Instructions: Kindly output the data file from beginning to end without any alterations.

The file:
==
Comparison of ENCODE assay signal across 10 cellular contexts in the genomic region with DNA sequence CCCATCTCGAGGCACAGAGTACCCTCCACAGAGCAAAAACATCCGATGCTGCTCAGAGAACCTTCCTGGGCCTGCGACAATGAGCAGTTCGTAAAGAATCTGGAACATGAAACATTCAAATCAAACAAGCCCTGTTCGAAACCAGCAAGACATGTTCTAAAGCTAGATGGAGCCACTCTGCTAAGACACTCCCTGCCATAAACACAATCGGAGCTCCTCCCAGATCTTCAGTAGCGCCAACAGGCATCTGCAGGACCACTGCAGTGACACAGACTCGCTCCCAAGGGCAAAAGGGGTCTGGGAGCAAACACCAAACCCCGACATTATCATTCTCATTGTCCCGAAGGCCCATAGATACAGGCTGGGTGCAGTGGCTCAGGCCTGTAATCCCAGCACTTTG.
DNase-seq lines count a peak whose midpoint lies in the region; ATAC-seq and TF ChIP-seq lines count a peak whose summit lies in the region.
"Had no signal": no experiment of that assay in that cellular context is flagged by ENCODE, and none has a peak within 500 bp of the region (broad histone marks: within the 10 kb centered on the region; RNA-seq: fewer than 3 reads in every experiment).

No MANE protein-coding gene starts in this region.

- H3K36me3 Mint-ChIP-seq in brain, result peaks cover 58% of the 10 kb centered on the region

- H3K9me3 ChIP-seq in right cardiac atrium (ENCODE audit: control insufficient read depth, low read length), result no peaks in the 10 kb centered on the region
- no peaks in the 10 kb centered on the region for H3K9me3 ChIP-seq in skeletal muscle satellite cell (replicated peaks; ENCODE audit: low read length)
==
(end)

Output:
Comparison of ENCODE assay signal across 10 cellular contexts in the genomic region with DNA sequence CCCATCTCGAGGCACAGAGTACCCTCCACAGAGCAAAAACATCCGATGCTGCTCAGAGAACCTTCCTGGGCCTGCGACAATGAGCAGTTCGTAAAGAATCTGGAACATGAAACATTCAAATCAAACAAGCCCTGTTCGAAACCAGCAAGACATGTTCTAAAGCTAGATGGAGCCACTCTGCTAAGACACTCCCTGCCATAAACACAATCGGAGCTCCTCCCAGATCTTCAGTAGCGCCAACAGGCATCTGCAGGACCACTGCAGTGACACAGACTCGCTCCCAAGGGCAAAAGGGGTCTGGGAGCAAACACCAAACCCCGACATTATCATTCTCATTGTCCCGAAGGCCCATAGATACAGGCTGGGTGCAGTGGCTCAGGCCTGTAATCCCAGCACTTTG.
DNase-seq lines count a peak whose midpoint lies in the region; ATAC-seq and TF ChIP-seq lines count a peak whose summit lies in the region.
"Had no signal": no experiment of that assay in that cellular context is flagged by ENCODE, and none has a peak within 500 bp of the region (broad histone marks: within the 10 kb centered on the region; RNA-seq: fewer than 3 reads in every experiment).

No MANE protein-coding gene starts in this region.

- H3K36me3 Mint-ChIP-seq in brain, result peaks cover 58% of the 10 kb centered on the region

- H3K9me3 ChIP-seq in right cardiac atrium (ENCODE audit: control insufficient read depth, low read length), result no peaks in the 10 kb centered on the region
- no peaks in the 10 kb centered on the region for H3K9me3 ChIP-seq in skeletal muscle satellite cell (replicated peaks; ENCODE audit: low read length)